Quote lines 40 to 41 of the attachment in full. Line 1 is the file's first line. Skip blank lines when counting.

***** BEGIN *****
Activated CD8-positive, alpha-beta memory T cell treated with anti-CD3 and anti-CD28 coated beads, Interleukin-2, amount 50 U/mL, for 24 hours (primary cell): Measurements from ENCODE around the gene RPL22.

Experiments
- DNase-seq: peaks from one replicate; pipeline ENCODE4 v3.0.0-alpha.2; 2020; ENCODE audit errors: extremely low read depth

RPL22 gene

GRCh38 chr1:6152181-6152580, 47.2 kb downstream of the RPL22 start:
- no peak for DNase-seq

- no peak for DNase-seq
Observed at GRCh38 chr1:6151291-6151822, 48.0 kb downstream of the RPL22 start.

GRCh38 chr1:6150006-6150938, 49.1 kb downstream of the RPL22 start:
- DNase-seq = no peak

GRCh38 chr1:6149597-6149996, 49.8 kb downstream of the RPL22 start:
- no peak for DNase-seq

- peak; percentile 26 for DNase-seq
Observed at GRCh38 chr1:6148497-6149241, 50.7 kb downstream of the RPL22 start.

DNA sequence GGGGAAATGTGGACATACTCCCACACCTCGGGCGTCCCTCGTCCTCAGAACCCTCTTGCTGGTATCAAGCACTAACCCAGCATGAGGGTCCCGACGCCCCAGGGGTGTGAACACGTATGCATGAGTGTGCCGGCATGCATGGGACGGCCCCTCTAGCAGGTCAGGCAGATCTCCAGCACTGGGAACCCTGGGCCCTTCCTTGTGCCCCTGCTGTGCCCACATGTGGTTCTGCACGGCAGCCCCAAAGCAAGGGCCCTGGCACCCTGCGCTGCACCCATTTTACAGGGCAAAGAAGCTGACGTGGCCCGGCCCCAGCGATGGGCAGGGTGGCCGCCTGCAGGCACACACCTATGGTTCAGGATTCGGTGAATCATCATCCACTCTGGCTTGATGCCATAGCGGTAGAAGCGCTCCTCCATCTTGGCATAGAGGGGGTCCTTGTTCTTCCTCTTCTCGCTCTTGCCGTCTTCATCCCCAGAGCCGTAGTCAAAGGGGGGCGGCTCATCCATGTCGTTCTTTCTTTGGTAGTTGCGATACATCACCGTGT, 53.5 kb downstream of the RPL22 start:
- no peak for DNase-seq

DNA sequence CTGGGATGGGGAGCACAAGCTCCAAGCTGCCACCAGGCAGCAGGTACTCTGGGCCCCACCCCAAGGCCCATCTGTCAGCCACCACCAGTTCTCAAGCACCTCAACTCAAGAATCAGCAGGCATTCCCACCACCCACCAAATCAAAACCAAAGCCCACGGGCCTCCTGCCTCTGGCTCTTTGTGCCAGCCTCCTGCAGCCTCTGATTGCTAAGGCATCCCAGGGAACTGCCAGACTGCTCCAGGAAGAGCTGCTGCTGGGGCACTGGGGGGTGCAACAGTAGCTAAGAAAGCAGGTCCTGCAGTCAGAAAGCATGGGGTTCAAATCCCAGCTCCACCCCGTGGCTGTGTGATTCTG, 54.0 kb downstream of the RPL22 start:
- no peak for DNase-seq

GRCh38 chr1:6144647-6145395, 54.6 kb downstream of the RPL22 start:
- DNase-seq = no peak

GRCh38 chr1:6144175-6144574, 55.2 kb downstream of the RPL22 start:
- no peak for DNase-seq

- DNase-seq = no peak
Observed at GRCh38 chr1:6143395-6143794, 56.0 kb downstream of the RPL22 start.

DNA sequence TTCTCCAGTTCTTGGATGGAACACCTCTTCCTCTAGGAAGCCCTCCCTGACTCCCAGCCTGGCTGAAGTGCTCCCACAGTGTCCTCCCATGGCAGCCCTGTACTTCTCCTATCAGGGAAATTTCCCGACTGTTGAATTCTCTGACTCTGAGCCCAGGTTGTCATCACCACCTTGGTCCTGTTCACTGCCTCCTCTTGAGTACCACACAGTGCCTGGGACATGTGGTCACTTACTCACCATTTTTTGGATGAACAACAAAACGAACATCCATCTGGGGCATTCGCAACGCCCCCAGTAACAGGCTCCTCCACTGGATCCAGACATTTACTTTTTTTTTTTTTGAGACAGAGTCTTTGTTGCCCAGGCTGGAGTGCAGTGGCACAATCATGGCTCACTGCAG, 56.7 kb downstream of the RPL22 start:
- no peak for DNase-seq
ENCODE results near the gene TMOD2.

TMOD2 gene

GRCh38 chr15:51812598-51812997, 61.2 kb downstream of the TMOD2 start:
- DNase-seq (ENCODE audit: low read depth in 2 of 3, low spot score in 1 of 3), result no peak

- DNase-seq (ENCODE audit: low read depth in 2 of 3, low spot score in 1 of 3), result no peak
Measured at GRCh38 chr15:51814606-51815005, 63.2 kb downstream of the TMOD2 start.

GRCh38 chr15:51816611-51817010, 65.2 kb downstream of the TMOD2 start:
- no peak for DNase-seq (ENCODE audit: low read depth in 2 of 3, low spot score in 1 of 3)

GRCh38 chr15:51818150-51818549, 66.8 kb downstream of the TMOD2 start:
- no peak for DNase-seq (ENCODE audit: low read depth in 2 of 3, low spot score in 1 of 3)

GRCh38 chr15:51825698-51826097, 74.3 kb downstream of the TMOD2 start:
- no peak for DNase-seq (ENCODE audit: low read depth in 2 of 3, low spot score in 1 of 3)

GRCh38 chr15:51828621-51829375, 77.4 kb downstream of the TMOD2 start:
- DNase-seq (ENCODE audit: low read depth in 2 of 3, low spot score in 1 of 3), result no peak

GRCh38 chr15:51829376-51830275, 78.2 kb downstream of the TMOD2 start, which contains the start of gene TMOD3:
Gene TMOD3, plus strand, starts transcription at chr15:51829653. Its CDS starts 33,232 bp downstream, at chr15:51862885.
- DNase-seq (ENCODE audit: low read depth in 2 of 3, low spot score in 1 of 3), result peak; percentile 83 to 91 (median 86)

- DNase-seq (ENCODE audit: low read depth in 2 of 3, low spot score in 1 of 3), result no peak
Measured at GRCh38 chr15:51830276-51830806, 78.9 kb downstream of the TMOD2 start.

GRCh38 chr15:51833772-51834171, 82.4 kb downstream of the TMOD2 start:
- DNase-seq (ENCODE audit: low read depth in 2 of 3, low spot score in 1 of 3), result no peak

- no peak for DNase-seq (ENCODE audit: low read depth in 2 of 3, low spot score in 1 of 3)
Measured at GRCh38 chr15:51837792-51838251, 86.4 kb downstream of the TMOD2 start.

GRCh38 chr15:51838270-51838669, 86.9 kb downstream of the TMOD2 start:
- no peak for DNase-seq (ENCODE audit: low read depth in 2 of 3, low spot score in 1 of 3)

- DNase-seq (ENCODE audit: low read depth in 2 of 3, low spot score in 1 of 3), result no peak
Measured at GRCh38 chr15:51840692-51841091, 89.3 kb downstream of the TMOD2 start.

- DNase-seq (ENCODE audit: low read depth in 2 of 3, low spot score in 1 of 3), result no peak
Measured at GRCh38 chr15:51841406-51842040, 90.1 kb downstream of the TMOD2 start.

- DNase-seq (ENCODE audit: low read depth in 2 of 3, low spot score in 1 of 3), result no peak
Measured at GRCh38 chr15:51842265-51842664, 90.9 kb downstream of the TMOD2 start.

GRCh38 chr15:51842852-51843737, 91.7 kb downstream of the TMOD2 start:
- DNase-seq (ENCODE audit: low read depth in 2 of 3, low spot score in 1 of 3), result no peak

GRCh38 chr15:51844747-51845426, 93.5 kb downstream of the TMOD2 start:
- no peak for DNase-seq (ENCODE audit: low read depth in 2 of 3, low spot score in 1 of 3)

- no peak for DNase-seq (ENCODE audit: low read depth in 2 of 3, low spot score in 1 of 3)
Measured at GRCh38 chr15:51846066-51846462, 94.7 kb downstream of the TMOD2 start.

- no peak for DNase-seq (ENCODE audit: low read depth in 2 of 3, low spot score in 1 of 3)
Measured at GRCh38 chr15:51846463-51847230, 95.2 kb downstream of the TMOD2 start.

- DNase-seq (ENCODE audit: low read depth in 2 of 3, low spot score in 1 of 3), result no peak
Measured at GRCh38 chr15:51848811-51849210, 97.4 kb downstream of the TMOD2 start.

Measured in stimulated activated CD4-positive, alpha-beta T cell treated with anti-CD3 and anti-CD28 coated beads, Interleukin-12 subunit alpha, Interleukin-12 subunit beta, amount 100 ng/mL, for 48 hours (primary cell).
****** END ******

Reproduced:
- DNase-seq (ENCODE audit: low read depth in 2 of 3, low spot score in 1 of 3), result no peak

GRCh38 chr15:51829376-51830275, 78.2 kb downstream of the TMOD2 start, which contains the start of gene TMOD3: